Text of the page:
Potted Rosemary Herbs: Caring For Rosemary Grown In Containers

Close Up Of Potted Rosemary Herbs
potted rosemary
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Rosemary (Rosmarinus officinalis) is a savory kitchen herb with a pungent flavor and attractive, needle-like leaves. Growing rosemary in pots is surprisingly simple and you can use the herb to add flavor and variety to a number of culinary dishes. Read on for tips about growing potted rosemary herbs.

Planting Rosemary in a Pot

Rosemary in a pot requires a good quality commercial potting mixture with ingredients such as fine pine bark or peat moss with vermiculite or perlite. Growing rosemary in a pot with a diameter of at least 12 inches (30 cm.) allows enough space for the roots to grow and expand. Be sure the container has a drainage hole because rosemary grown in containers will rot in soggy, poorly drained soil.

The easiest way to grow rosemary in a pot is to start with a small bedding plant from a garden center or nursery, as rosemary is difficult to grow from seed.

Plant the rosemary at the same depth it is planted in the container, since planting too deeply may suffocate the plant. Rosemary is a Mediterranean plant that will thrive in a sunny location on your porch or patio; however, rosemary isn't cold-hardy. If you live in a climate with chilly winters, bring the plant indoors before the first frost in autumn. If you prefer not to grow rosemary indoors, you can grow the herb as an annual and start with a new rosemary plant every spring.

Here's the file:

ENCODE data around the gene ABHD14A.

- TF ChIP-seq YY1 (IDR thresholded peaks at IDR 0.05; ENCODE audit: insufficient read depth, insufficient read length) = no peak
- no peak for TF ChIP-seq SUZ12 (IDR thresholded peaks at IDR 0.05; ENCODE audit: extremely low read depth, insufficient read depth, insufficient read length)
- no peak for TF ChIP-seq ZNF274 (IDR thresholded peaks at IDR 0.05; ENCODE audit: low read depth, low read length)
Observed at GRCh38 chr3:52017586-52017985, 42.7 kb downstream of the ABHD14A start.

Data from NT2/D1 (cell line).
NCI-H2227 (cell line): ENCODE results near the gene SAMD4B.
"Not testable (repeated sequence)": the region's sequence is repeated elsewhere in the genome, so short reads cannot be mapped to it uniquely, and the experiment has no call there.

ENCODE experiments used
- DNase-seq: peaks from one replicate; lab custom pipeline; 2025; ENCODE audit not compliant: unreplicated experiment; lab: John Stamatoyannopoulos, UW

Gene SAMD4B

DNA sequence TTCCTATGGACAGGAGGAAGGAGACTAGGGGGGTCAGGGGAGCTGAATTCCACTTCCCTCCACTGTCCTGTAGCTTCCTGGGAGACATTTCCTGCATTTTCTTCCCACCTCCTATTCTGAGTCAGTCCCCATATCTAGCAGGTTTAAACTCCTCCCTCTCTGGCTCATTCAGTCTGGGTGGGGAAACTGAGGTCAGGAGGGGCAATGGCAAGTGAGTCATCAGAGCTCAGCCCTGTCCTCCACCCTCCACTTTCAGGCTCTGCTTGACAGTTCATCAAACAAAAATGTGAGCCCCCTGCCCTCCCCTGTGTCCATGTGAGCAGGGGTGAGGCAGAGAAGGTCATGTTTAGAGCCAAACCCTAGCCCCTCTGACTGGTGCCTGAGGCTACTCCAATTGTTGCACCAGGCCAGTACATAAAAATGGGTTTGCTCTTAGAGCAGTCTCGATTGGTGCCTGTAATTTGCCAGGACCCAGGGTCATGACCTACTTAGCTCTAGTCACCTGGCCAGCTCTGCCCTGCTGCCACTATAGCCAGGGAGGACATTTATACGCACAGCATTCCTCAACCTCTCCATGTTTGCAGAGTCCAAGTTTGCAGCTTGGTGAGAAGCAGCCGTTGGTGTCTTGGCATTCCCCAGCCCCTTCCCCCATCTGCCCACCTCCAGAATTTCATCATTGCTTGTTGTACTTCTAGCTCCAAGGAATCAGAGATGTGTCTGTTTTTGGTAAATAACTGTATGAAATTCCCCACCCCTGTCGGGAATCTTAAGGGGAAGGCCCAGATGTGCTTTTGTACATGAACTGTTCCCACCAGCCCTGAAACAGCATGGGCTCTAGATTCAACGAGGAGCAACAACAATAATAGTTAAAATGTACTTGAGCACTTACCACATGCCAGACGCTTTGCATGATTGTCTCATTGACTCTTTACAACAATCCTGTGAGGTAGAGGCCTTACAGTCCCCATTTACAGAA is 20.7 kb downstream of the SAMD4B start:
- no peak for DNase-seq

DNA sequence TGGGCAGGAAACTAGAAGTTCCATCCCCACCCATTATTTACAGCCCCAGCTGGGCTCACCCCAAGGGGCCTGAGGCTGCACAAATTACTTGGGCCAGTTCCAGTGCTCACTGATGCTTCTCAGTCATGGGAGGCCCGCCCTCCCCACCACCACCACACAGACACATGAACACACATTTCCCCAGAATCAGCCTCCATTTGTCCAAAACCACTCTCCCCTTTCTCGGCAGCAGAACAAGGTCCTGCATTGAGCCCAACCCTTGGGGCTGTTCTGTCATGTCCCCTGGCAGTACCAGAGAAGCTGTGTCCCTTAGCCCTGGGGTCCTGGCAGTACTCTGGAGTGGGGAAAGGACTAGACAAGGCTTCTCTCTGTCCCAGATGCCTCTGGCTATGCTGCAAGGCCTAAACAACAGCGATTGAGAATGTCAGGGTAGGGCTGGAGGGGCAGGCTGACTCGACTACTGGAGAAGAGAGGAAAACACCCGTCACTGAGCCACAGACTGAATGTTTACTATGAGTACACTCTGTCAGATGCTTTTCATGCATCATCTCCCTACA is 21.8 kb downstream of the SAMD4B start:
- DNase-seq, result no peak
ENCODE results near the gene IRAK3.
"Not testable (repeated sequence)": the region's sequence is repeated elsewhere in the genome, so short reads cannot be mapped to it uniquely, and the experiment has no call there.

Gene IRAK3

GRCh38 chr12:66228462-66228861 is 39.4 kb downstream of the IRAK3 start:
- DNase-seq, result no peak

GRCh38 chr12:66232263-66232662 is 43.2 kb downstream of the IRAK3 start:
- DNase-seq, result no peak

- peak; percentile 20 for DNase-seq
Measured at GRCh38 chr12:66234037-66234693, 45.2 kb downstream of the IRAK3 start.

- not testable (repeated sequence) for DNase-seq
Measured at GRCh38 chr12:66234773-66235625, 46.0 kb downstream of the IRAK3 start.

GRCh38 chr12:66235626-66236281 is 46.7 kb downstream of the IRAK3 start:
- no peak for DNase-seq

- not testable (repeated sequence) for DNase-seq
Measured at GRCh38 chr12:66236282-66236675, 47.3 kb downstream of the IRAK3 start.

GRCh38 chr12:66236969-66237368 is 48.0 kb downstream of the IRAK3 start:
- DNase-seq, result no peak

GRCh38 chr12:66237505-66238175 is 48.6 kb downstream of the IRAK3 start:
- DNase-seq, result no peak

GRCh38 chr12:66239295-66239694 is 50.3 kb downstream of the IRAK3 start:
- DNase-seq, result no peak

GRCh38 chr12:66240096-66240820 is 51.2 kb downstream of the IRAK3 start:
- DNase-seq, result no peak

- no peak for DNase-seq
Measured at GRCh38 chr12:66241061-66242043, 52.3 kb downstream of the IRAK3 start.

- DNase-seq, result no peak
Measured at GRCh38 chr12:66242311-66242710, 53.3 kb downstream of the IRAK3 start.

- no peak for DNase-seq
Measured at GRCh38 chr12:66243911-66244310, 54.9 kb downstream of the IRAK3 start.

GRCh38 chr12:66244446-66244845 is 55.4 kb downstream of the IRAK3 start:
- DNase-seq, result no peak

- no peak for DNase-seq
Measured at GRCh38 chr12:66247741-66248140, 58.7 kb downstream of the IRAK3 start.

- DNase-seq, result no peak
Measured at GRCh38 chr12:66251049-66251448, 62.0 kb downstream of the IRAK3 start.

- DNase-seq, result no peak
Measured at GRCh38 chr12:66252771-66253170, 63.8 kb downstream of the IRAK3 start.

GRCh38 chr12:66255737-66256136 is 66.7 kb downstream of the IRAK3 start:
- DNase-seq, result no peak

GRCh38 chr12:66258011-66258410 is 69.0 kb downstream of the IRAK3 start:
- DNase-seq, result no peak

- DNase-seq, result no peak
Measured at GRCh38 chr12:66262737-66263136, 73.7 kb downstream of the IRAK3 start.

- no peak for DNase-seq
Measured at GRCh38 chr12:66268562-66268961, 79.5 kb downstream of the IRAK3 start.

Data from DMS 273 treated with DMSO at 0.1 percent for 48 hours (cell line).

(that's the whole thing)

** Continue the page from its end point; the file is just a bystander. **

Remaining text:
Rosemary Container Care

Caring for rosemary grown in containers is easy enough. Proper watering is the key to growing potted rosemary herbs, and the best way to determine if the plant needs water is to insert your finger into the soil. If the top 1 to 2 inches (3-5 cm.) of soil feels dry, it's time to water. Water the plant deeply, then let the pot drain freely and never let the pot stand in water. Use care, as overwatering is the most common reason rosemary plants don't survive in containers.

Rosemary in pots generally doesn't require fertilizer, but you can use a dry fertilizer or a dilute solution of a water-soluble liquid fertilizer if the plant looks pale green or growth is stunted. Again, use care, as too much fertilizer may damage the plant. Too little fertilizer is always better than too much. Always water the rosemary immediately after applying fertilizer. Be sure to apply fertilizer to the potting soil - not the leaves.

Maintaining Potted Rosemary Herbs in Winter

Keeping a rosemary plant alive during the winter can be tricky. If you decide to bring your plant indoors during the winter, it will need a bright location. A sunny windowsill is a good place as long as the plant won't be chilled by cold air. Be sure the plant has good air circulation and that it isn't crowded with other plants. Be careful not to overwater.

Mary H. Dyer

A Credentialed Garden Writer, Mary H. Dyer was with Gardening Know How in the very beginning, publishing articles as early as 2007.